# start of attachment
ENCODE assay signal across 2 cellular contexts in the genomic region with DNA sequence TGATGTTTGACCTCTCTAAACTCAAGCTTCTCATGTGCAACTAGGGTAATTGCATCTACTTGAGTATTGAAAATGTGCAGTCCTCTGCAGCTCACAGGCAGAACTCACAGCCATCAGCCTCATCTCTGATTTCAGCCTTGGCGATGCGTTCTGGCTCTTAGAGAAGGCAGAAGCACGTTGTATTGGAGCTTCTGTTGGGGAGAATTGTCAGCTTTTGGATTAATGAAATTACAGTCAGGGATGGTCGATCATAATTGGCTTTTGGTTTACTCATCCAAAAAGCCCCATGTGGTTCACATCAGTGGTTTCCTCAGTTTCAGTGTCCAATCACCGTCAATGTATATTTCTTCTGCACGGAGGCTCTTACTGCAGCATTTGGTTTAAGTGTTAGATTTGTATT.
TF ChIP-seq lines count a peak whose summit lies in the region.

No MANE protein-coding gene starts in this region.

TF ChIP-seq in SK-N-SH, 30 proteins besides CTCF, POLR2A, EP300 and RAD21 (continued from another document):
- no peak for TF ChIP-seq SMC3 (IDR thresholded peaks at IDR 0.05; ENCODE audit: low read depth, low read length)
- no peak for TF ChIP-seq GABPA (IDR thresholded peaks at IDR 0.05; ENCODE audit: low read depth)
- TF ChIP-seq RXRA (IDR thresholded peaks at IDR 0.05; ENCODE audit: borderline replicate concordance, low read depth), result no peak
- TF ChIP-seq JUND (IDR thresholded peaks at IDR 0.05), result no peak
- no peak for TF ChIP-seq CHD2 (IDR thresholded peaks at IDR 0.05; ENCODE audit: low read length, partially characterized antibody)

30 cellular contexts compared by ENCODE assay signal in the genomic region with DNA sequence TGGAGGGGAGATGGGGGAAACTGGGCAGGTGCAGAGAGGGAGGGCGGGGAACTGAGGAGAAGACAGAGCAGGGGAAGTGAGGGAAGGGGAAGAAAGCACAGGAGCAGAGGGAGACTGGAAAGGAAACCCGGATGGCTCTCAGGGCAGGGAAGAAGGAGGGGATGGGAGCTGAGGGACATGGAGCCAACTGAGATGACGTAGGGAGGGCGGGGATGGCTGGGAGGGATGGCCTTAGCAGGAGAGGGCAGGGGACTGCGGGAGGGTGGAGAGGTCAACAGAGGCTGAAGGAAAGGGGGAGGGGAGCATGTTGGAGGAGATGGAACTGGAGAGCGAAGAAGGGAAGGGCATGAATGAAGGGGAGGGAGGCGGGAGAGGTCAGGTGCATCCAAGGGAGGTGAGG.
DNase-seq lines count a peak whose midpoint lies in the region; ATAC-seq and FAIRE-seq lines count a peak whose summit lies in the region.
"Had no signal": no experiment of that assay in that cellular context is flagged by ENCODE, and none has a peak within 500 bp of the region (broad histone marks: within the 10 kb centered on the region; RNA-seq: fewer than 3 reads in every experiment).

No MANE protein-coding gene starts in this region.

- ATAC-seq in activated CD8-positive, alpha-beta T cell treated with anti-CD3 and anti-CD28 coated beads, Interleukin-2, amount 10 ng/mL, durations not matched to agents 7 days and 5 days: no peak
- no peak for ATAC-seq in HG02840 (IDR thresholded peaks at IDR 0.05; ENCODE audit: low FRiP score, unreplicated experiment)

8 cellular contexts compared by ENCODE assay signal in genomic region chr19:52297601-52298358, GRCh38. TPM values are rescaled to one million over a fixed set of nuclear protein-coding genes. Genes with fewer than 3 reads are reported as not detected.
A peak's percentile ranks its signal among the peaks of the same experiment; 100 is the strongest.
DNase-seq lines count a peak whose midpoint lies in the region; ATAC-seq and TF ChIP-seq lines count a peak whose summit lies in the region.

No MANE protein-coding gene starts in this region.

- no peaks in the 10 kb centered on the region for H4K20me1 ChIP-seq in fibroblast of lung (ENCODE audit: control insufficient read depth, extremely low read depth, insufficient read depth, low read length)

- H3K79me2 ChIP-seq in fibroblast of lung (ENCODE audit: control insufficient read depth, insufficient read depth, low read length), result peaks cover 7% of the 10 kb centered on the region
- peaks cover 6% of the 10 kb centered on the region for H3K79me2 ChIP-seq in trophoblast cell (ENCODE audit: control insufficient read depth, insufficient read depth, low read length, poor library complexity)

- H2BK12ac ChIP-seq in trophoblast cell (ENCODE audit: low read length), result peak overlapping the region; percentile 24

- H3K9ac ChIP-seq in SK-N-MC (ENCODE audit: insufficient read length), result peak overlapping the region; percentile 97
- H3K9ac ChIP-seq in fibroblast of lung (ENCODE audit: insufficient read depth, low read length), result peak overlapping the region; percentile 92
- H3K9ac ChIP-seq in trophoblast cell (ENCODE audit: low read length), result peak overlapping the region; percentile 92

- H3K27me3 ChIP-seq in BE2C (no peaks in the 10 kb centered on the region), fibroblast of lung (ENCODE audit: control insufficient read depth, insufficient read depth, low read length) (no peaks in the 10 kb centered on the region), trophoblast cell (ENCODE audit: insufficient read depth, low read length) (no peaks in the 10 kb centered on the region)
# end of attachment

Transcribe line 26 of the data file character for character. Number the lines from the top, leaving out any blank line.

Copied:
- H3K9ac ChIP-seq in trophoblast cell (ENCODE audit: low read length), result peak overlapping the region; percentile 92